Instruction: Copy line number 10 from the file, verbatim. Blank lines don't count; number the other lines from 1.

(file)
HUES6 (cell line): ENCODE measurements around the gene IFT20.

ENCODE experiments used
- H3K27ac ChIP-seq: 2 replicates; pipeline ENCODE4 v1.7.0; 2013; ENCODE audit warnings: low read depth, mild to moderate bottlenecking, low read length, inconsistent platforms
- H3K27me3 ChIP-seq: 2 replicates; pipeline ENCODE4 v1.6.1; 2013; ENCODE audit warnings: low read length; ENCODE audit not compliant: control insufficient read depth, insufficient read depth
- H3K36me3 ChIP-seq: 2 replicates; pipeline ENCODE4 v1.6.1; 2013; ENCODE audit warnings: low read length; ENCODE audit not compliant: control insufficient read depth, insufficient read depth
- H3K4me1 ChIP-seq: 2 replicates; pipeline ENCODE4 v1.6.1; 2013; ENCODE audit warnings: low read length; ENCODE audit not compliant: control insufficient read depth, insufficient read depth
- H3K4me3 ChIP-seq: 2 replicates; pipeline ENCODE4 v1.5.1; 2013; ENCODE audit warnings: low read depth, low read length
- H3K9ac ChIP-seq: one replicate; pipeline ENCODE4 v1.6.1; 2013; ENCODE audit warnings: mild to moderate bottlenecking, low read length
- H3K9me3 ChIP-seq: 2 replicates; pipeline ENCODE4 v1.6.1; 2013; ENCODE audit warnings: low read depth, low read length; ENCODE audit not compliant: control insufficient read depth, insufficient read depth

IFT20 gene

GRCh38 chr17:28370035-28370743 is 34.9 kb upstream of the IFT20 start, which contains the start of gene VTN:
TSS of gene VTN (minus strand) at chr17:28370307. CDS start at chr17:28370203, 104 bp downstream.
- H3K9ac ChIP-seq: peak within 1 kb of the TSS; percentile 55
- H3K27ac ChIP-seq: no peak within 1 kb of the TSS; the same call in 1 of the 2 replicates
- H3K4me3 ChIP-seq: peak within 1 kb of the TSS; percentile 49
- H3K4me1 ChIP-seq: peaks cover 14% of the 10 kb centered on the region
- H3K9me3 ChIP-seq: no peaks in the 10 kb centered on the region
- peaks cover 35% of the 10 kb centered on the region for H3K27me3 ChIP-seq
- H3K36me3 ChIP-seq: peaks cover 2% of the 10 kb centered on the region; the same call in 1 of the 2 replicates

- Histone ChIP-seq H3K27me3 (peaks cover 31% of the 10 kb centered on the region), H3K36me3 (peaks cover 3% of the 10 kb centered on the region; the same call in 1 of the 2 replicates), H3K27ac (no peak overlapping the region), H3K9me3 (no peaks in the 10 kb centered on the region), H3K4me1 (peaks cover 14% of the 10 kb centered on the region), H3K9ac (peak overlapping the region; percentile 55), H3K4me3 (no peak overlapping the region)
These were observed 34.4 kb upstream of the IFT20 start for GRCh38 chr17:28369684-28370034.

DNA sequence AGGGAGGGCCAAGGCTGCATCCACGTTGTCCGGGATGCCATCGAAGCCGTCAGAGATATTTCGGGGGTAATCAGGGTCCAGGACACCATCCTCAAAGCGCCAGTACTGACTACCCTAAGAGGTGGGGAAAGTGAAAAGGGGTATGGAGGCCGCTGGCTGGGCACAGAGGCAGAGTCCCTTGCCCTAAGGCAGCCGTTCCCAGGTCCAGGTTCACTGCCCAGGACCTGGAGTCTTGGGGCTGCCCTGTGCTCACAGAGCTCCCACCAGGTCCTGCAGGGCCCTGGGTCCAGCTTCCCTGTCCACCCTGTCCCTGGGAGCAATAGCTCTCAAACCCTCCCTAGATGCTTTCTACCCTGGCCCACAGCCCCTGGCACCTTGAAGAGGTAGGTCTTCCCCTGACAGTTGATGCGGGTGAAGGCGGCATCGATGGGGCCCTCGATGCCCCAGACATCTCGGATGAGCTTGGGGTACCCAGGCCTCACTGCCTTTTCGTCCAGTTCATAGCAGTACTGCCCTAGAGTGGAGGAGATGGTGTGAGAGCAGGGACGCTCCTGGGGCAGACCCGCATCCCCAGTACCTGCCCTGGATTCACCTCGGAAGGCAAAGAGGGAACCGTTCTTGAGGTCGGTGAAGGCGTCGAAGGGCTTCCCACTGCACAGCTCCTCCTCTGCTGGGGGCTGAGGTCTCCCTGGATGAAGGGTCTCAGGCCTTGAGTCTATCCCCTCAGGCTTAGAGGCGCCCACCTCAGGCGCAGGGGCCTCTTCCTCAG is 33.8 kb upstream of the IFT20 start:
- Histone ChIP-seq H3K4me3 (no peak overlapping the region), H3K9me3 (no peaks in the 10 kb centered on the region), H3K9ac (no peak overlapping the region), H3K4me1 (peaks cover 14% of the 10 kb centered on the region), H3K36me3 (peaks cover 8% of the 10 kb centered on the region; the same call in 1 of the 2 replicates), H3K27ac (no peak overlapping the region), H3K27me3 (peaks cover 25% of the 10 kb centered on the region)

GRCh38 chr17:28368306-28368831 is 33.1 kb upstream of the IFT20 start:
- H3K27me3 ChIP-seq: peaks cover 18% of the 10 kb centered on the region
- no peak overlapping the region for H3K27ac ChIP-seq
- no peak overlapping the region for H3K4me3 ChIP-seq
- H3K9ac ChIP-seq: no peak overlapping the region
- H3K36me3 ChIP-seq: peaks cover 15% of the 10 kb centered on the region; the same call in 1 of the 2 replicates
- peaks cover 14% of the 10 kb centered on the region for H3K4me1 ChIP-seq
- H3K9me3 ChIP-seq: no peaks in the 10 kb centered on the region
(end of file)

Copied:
IFT20 gene